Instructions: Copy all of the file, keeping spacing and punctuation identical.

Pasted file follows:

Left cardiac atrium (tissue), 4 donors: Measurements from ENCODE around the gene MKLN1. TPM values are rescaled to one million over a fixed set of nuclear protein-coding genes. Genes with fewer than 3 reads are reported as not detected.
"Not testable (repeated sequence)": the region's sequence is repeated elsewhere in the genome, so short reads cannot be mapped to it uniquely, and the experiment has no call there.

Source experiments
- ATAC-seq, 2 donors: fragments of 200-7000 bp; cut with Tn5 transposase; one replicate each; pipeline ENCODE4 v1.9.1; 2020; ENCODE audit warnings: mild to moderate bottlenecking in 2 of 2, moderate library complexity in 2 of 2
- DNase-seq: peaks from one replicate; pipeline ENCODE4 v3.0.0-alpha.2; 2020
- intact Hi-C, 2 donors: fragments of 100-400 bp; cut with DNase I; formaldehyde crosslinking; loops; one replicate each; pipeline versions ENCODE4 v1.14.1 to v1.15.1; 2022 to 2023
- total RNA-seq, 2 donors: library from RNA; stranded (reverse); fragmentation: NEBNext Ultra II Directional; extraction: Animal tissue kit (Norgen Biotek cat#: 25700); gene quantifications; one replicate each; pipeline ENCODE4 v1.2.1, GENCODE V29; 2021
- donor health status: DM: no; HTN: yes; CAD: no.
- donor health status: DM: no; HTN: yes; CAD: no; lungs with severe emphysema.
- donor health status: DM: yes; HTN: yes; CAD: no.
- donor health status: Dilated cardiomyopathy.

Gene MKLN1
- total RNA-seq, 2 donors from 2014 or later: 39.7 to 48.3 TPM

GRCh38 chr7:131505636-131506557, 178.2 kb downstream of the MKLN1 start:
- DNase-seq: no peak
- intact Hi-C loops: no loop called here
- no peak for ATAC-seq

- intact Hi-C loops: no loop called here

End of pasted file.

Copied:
Left cardiac atrium (tissue), 4 donors: Measurements from ENCODE around the gene MKLN1. TPM values are rescaled to one million over a fixed set of nuclear protein-coding genes. Genes with fewer than 3 reads are reported as not detected.
"Not testable (repeated sequence)": the region's sequence is repeated elsewhere in the genome, so short reads cannot be mapped to it uniquely, and the experiment has no call there.

Source experiments
- ATAC-seq, 2 donors: fragments of 200-7000 bp; cut with Tn5 transposase; one replicate each; pipeline ENCODE4 v1.9.1; 2020; ENCODE audit warnings: mild to moderate bottlenecking in 2 of 2, moderate library complexity in 2 of 2
- DNase-seq: peaks from one replicate; pipeline ENCODE4 v3.0.0-alpha.2; 2020
- intact Hi-C, 2 donors: fragments of 100-400 bp; cut with DNase I; formaldehyde crosslinking; loops; one replicate each; pipeline versions ENCODE4 v1.14.1 to v1.15.1; 2022 to 2023
- total RNA-seq, 2 donors: library from RNA; stranded (reverse); fragmentation: NEBNext Ultra II Directional; extraction: Animal tissue kit (Norgen Biotek cat#: 25700); gene quantifications; one replicate each; pipeline ENCODE4 v1.2.1, GENCODE V29; 2021
- donor health status: DM: no; HTN: yes; CAD: no.
- donor health status: DM: no; HTN: yes; CAD: no; lungs with severe emphysema.
- donor health status: DM: yes; HTN: yes; CAD: no.
- donor health status: Dilated cardiomyopathy.

Gene MKLN1
- total RNA-seq, 2 donors from 2014 or later: 39.7 to 48.3 TPM

GRCh38 chr7:131505636-131506557, 178.2 kb downstream of the MKLN1 start:
- DNase-seq: no peak
- intact Hi-C loops: no loop called here
- no peak for ATAC-seq

- intact Hi-C loops: no loop called here